Box Drills
This type of plyometric is performed using special boxes or other stable elevated surfaces that the exerciser attempts to jump up to. Examples of these drills include box jumps, repeated box jumps, and single leg box jumps.

Depth Jumps 
These drills are also referred to drop jumps and are performed by jumping down from a plyometric box or other elevated surface such as the first row of bleachers. Examples include stepping off the box and landing, stepping off the box and jumping vertically immediately after landing, or stepping off the box, landing, and sprinting.

Landing is an important aspect of plyometrics. Beith (n.d.) advised:

Before landing, dorsiflex the feet by pulling the toes up toward the shin. Be sure to land flat footed. Athletes should not land heels first or land on the balls of their feet so that the heels are off the ground. Practice landing softly. Absorb each landing with the muscles instead of joints and ligaments. This may mean dropping   the hips into a half squat position upon landing. This will allow a soft landing (the feet shouldn't make a loud noise upon contact). Reestablish balance before the next repetition. Athletes should not perform successive repetitions until their center of mass has been stabilized.

Quinn (2008) stated the following safety suggestions:

  • Plyometrics are recommended only for well-conditioned athletes
  • You should have high levels of leg strength prior to performing plyometrics
  • Warm up thoroughly before starting plyometrics
  • Start slowly with small jumps and gradually build up
  • Land softly (see above) to absorb shock
  • Allow plenty of rest between plyometric workouts
  • Stop immediately if you feel any pain in your joints
  • Pay attention to Injury Warning Signs.
  • Use footwear with plenty of cushioning
  • Perform plyometrics on soft or cushioned surfaces only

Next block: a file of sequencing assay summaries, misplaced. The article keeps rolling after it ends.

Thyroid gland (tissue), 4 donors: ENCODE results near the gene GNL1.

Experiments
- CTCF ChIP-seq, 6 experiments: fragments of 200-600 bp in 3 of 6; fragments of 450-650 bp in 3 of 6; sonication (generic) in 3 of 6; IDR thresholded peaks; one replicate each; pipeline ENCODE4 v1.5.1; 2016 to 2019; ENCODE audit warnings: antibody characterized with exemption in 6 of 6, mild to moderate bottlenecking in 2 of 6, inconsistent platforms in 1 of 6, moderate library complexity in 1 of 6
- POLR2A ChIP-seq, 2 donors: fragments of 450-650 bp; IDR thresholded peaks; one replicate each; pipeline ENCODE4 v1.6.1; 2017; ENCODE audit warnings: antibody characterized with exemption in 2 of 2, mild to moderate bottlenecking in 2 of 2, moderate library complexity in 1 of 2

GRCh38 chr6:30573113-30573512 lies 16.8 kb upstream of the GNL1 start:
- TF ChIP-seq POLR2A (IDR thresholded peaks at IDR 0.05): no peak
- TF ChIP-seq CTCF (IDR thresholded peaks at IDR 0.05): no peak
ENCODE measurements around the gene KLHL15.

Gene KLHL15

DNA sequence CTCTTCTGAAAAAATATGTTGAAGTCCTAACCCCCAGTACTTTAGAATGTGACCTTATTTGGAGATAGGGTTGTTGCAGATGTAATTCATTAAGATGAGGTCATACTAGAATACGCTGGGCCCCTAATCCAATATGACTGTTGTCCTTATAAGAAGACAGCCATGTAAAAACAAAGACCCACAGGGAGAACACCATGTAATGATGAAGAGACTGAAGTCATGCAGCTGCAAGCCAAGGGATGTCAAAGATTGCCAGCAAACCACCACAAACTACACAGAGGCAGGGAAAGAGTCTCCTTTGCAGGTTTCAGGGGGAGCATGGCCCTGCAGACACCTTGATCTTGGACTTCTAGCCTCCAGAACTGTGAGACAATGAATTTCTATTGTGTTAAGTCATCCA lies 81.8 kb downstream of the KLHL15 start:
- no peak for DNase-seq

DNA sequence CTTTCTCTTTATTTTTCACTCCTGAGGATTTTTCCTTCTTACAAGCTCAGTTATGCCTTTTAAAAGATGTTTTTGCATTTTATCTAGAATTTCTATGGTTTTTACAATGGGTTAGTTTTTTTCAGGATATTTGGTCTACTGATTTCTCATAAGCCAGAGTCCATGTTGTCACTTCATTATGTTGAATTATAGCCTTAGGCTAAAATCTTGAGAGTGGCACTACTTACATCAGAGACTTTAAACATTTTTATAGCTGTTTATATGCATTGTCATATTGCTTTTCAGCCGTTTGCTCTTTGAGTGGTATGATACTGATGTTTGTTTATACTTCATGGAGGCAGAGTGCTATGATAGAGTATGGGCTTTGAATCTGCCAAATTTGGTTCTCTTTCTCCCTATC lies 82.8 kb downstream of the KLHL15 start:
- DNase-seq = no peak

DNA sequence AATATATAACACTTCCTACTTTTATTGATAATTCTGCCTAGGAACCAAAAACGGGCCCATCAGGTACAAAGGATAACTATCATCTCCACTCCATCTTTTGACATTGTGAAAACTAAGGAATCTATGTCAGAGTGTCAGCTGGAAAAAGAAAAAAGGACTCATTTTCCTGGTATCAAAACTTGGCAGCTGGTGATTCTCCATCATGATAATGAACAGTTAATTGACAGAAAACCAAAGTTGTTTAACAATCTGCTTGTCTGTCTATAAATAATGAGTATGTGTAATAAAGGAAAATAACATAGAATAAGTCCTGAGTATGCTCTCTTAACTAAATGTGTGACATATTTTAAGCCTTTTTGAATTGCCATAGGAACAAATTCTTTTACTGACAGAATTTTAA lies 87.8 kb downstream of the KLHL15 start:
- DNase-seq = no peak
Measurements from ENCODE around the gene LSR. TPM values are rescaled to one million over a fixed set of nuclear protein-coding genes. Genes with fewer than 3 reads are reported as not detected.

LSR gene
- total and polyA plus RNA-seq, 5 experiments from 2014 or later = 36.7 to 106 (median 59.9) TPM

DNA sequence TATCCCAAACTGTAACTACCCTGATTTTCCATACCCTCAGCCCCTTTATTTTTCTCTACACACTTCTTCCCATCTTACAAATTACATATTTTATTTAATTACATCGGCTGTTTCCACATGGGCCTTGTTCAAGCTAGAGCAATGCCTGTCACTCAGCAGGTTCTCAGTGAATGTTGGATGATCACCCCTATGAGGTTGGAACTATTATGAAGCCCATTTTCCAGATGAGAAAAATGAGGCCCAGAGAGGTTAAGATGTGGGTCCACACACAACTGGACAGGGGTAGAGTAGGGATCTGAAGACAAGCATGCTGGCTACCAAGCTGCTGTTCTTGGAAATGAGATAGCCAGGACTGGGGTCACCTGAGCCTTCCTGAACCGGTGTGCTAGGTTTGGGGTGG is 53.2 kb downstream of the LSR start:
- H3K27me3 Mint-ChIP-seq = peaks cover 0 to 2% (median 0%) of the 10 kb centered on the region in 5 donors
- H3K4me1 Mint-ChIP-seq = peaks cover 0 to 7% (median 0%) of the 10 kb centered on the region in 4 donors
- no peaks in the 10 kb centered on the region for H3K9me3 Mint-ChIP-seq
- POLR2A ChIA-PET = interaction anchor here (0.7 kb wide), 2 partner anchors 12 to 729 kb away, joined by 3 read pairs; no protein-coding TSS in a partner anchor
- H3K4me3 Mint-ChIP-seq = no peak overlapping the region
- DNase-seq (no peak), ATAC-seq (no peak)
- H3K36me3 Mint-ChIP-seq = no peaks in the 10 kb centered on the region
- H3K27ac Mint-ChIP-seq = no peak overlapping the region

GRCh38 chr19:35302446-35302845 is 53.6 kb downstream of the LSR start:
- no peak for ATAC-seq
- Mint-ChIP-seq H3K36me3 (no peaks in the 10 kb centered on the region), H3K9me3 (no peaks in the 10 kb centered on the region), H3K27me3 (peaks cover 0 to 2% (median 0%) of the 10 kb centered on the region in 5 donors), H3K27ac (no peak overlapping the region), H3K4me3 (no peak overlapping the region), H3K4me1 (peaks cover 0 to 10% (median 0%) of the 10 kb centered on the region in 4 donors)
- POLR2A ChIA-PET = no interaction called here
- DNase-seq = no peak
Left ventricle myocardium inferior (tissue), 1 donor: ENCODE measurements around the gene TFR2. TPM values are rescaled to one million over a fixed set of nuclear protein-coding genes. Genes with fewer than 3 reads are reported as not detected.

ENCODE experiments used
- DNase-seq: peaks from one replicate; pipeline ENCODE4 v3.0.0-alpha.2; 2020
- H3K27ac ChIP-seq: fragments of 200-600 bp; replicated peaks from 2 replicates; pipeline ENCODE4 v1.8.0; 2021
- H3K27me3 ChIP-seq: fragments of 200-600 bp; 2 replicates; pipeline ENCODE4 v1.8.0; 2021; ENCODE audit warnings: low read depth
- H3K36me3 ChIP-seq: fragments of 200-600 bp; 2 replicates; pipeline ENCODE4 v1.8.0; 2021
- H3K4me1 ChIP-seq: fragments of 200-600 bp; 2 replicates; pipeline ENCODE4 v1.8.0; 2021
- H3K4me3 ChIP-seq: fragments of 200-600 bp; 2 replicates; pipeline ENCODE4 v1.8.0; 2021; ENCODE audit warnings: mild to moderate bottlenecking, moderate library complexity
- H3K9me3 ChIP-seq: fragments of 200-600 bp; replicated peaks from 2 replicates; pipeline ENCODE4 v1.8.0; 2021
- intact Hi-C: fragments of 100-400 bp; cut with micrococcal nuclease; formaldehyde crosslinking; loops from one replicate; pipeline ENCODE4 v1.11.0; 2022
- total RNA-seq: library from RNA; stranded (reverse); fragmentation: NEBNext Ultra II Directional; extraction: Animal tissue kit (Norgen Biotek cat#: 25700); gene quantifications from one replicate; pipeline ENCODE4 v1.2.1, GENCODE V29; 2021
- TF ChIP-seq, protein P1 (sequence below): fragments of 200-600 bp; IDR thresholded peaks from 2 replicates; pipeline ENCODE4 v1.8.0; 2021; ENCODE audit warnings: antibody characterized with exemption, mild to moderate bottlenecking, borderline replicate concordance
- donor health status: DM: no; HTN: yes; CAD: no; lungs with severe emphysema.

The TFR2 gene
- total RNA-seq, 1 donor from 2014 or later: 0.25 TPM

Training volume in plyometrics is defined by foot contacts (FC). Ebben (2001) stated the following guidelines:

The amount of plyometric training, or volume, which is performed in any given training session is measured by the number of foot contacts. Beginners often perform approximately 80 to 100 foot contacts per session. However, half of that amount may be appropriate, particularly for children, older adults, or those who are untrained. Obviously, exercise intensity is an important consideration as well. Eighty foot contacts of a variety of line hopes, cones, and ankle hopes is dramatically less intense than 80 foot contacts of high box depth jumps, single leg jumps, pike   jumps, and maximal overhead jumps and reaches.

Ebben (2001) suggested the following program design for twice a week:

Week 1
Week 2
Week 3
Week 4
Week 5
60 FC
80 FC
70 FC
60 FC
50 FC
line hops
line hops
squat jumps
1 x 10
squat jumps
1 x 10
squat jumps
1 x 10
ankle hops
ankle hops
split squat jump
3 x 5
split squat jump
2 x 5
multiple long jump
5 x 3
cone hops
cone hops
multiple cone hops
5 x 3
tuck jump
5 x 1
lateral long jump
5 x 1
squat jumps
squat jumps
lateral long jump
5 x 1
lateral long jump
5 x 1
pike jump
5 x 1
split squat jump
weighted squat jump
10 x 1
weighted squat jump
10 x 1
two leg jump/reach
5 x 1
long jump
5 x 1
box jump
2 x 5
box jump
2 x 5
single leg jump/reach
5 x 1
12 inch depth jumps
18 inch depth jumps
5 x 1

Beith (n.d.) suggested the following program design:

When introducing plyometric training to inexperienced athletes, keep the total number of ground contacts (the number of times the feet land on the ground) between 40 – 60. Gradually progress as technique becomes perfected.

Box Jumps